Sunday, March 29, 2009

Timor-Leste: UN trained police set to take up their beats

The first areas of Timor-Leste to be policed by national squadrons since the violent clashes that shook the fledgling nation in 2006 have been chosen, the Government and the United Nations mission in the country (UNMIT) announced.

The resumption of responsibilities by the National Police of Timor-Leste (PNTL) represents a significant stride for the country in its quest for stability, according to Secretary-General Ban Ki-moon’s Special Representative and head of UNMIT Atul Khare.

“Timor-Leste has taken major steps in the past 12 months towards restoring stability. PNTL beginning to resume full responsibility for policing is a further step in the efforts to ensure that this stability is sustainable over the long term,” he said in a joint announcement with Prime Minister Xanana Gusmão.

The resumption of PNTL policing in the district of Lautém, followed by Manatuto, now awaits completion of a procedural agreement between the Government and UNMIT and other final considerations.

Assessments for the transition have also been completed in other districts, which were found to “require improvements,” UNMIT said, before they can be declared ready for resumption, after which the remaining districts will be assessed according to agreed criteria.

Prime Minister Gusmão congratulated the PNTL, which marks its ninth anniversary today, and asked all district authorities to create conducive conditions for the transition, including adequate facilities and logistical provisions.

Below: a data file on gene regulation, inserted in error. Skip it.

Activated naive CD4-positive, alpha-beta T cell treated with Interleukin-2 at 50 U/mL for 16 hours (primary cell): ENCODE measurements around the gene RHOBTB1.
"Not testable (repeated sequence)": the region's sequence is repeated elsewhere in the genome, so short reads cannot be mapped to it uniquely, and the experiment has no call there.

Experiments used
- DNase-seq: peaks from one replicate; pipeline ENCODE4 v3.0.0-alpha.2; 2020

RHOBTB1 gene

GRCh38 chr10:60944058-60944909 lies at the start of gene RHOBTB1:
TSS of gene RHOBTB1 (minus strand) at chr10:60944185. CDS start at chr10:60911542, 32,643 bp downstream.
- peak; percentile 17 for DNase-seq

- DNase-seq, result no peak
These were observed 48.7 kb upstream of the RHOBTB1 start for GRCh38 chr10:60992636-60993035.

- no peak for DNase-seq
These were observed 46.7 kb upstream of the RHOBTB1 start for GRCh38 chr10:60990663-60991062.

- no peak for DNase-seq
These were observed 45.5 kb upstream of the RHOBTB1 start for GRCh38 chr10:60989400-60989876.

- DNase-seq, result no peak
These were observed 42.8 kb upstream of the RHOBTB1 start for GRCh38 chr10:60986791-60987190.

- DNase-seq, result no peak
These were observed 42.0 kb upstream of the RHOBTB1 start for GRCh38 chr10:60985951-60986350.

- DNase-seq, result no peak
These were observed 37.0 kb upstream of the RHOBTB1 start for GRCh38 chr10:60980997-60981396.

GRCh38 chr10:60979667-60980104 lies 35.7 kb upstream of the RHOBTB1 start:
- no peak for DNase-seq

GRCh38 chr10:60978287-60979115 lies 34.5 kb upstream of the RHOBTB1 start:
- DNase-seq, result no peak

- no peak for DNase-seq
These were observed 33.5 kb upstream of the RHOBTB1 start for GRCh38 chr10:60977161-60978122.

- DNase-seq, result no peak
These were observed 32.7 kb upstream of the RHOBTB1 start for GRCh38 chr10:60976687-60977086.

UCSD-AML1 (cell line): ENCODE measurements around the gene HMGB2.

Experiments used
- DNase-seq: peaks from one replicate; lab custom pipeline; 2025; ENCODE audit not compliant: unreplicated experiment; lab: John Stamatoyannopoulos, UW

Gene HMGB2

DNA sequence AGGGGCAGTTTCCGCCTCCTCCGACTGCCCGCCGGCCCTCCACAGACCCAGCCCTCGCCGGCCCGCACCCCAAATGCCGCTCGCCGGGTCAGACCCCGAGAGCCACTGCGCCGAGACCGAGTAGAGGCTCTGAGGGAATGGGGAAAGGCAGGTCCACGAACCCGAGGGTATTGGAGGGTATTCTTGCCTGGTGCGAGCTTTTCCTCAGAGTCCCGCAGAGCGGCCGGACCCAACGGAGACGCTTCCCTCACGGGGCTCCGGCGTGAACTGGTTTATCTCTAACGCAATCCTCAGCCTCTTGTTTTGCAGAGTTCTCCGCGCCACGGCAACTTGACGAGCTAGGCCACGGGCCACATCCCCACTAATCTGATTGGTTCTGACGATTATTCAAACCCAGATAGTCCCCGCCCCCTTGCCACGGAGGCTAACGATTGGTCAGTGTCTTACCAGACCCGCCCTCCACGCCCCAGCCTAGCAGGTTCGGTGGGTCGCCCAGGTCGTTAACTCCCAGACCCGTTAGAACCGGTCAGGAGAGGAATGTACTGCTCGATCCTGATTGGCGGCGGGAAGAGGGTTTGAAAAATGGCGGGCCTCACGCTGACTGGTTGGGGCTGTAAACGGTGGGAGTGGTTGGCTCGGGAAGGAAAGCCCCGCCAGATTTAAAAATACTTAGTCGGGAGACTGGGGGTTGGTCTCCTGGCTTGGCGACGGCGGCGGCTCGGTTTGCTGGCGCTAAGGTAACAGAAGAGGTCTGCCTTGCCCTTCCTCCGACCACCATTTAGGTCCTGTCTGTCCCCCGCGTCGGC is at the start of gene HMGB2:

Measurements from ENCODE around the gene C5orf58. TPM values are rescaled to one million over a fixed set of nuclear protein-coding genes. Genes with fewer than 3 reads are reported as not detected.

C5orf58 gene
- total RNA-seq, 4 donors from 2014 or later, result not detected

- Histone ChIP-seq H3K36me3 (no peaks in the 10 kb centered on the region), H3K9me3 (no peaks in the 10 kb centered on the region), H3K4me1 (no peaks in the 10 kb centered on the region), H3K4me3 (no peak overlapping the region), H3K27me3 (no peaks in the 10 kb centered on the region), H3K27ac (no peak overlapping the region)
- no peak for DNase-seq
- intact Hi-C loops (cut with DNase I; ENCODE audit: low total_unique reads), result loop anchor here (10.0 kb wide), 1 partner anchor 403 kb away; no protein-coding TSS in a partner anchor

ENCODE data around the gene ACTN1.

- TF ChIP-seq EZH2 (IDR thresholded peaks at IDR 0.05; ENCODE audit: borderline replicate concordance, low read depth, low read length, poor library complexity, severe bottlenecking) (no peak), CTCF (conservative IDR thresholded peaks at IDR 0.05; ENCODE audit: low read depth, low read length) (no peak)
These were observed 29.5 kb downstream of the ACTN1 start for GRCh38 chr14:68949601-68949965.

UNMIT was sent in to help stabilize the country and provide intensified police re-training in late April 2006, after fighting – attributed to differences between eastern and western regions – erupted following the firing of 600 striking soldiers, or one-third of the armed forces.

Ensuing violence claimed dozens of lives and drove 155,000 people, 15 per cent of the total population, from their homes.

In UNMIT’s most recent mandate extension, the Security Council supported the phased transfer of policing responsibilities now performed by UNMIT to the PNTL beginning in 2009, stressing however that the police must first meet all required criteria.

UN Police will remain in the districts where the PNTL has resumed responsibilities to provide advice and monitoring, particularly in the area of human rights protection.

Source: UN News Centre
Published by Mike Hitchen, Mike Hitchen Consulting
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